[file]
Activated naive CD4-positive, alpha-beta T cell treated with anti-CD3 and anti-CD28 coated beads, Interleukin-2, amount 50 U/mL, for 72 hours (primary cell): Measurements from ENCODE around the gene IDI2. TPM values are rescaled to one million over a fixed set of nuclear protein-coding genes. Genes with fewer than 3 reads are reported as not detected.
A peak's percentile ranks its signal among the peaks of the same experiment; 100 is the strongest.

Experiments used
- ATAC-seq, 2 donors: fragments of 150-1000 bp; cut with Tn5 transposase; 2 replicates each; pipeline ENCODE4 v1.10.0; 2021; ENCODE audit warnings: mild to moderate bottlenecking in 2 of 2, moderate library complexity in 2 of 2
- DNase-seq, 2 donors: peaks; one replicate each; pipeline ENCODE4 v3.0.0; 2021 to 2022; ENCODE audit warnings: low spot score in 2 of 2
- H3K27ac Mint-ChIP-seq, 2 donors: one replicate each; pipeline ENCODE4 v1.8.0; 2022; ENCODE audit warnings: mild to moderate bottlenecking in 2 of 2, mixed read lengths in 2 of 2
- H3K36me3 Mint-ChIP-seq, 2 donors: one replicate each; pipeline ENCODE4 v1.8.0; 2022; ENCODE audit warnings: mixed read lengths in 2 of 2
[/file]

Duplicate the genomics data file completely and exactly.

Activated naive CD4-positive, alpha-beta T cell treated with anti-CD3 and anti-CD28 coated beads, Interleukin-2, amount 50 U/mL, for 72 hours (primary cell): Measurements from ENCODE around the gene IDI2. TPM values are rescaled to one million over a fixed set of nuclear protein-coding genes. Genes with fewer than 3 reads are reported as not detected.
A peak's percentile ranks its signal among the peaks of the same experiment; 100 is the strongest.

Experiments used
- ATAC-seq, 2 donors: fragments of 150-1000 bp; cut with Tn5 transposase; 2 replicates each; pipeline ENCODE4 v1.10.0; 2021; ENCODE audit warnings: mild to moderate bottlenecking in 2 of 2, moderate library complexity in 2 of 2
- DNase-seq, 2 donors: peaks; one replicate each; pipeline ENCODE4 v3.0.0; 2021 to 2022; ENCODE audit warnings: low spot score in 2 of 2
- H3K27ac Mint-ChIP-seq, 2 donors: one replicate each; pipeline ENCODE4 v1.8.0; 2022; ENCODE audit warnings: mild to moderate bottlenecking in 2 of 2, mixed read lengths in 2 of 2
- H3K36me3 Mint-ChIP-seq, 2 donors: one replicate each; pipeline ENCODE4 v1.8.0; 2022; ENCODE audit warnings: mixed read lengths in 2 of 2